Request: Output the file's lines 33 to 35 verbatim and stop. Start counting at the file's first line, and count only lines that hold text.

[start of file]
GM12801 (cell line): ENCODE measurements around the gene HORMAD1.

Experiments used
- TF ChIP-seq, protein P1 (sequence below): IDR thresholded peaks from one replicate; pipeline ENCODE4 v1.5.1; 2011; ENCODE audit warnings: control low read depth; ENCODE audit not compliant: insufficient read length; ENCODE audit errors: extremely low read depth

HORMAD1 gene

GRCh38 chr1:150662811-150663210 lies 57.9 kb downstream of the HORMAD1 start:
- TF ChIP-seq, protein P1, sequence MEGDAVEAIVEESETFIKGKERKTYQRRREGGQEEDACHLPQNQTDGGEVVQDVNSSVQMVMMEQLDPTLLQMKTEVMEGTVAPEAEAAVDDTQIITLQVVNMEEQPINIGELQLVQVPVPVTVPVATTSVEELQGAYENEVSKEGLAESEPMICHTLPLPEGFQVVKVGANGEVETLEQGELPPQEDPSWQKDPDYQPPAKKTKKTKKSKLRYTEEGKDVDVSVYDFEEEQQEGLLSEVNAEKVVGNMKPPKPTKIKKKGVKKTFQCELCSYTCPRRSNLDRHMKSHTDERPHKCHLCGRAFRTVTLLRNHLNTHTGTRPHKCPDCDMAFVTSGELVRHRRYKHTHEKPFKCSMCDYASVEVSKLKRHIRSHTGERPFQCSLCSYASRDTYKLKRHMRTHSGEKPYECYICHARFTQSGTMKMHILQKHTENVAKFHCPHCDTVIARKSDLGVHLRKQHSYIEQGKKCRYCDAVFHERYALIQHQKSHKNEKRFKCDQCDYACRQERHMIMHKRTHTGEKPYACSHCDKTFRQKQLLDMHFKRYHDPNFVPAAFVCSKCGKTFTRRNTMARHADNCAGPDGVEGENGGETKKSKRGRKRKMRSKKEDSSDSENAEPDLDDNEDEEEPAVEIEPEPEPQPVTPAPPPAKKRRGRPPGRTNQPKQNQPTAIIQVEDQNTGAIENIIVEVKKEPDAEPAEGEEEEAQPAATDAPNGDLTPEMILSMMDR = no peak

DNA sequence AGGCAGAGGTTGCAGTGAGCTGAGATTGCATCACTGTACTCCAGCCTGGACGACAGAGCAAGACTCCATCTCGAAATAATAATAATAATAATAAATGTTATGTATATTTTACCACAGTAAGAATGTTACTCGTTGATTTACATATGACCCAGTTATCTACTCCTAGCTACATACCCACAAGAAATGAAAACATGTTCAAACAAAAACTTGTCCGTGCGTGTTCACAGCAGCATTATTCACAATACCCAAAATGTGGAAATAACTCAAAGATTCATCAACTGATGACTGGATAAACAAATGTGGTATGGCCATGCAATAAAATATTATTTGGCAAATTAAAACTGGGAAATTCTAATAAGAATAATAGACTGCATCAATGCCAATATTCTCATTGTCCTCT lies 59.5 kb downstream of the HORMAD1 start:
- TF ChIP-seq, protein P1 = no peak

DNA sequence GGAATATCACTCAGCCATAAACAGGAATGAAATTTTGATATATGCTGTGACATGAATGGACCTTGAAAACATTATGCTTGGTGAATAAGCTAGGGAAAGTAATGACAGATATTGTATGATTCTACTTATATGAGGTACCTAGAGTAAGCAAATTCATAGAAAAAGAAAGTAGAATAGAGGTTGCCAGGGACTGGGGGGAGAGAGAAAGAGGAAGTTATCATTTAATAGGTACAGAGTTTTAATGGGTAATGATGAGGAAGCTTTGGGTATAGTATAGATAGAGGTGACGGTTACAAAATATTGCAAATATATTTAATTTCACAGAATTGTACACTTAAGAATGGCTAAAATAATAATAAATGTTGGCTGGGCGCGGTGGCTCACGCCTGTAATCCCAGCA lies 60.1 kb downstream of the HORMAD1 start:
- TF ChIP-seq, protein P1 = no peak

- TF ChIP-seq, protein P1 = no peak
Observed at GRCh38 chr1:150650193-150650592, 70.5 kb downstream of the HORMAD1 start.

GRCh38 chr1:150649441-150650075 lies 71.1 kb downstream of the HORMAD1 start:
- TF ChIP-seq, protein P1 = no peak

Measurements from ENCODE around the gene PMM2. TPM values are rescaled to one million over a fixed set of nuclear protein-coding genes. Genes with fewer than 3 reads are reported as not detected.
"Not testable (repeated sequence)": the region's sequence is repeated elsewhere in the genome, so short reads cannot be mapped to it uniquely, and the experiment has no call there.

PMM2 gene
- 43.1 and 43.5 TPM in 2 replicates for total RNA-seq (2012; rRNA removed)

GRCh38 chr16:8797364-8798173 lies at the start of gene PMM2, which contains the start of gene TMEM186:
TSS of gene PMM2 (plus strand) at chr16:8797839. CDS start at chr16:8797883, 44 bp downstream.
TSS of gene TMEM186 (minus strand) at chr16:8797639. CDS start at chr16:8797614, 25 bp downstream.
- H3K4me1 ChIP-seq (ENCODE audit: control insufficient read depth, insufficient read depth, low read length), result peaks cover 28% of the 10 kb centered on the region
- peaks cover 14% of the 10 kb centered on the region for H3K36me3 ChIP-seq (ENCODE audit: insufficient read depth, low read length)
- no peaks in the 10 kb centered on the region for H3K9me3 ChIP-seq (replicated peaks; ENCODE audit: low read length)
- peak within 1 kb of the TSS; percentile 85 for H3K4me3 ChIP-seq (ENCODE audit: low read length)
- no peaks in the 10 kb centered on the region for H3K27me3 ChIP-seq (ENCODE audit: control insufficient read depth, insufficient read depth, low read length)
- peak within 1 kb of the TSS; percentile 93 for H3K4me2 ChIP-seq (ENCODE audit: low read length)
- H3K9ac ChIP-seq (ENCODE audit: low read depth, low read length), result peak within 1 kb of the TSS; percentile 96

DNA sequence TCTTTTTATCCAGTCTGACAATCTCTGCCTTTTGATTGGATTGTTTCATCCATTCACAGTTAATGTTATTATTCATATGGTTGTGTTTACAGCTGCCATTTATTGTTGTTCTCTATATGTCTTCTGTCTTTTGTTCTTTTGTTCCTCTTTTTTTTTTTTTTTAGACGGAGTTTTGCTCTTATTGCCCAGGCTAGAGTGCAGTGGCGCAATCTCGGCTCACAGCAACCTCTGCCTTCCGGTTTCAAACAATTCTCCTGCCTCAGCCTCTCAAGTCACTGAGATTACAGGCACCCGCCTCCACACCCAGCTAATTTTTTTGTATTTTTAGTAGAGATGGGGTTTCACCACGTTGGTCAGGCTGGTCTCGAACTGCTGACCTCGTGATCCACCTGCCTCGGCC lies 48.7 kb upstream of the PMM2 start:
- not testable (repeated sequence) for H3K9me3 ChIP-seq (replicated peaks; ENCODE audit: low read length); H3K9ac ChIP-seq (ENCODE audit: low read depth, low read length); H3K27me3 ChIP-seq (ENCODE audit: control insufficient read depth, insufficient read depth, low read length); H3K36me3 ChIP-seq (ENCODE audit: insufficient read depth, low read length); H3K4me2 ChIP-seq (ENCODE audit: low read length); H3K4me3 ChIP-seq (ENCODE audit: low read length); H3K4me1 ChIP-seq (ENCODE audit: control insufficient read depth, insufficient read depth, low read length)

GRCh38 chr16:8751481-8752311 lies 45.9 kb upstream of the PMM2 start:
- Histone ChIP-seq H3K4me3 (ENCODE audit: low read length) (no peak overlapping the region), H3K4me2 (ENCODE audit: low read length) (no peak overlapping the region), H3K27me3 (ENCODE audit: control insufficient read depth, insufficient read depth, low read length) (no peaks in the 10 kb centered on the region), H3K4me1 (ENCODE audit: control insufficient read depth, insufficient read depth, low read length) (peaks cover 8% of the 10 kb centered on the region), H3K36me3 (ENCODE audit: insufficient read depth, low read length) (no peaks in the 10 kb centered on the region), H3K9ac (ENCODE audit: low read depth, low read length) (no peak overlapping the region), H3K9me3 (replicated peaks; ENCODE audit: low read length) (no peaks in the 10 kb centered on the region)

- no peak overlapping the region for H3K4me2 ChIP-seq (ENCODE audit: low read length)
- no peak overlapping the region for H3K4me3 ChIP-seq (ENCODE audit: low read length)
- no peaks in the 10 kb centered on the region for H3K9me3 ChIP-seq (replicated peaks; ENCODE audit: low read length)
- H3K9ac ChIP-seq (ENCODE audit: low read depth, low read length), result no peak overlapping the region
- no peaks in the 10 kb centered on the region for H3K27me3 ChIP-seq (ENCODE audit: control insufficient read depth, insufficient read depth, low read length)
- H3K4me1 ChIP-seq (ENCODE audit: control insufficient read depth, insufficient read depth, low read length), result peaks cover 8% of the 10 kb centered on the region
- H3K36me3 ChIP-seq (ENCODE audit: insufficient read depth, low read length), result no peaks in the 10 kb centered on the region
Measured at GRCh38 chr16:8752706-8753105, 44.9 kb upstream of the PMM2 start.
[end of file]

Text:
- no peak overlapping the region for H3K4me2 ChIP-seq (ENCODE audit: low read length)
- no peak overlapping the region for H3K4me3 ChIP-seq (ENCODE audit: low read length)
- no peaks in the 10 kb centered on the region for H3K9me3 ChIP-seq (replicated peaks; ENCODE audit: low read length)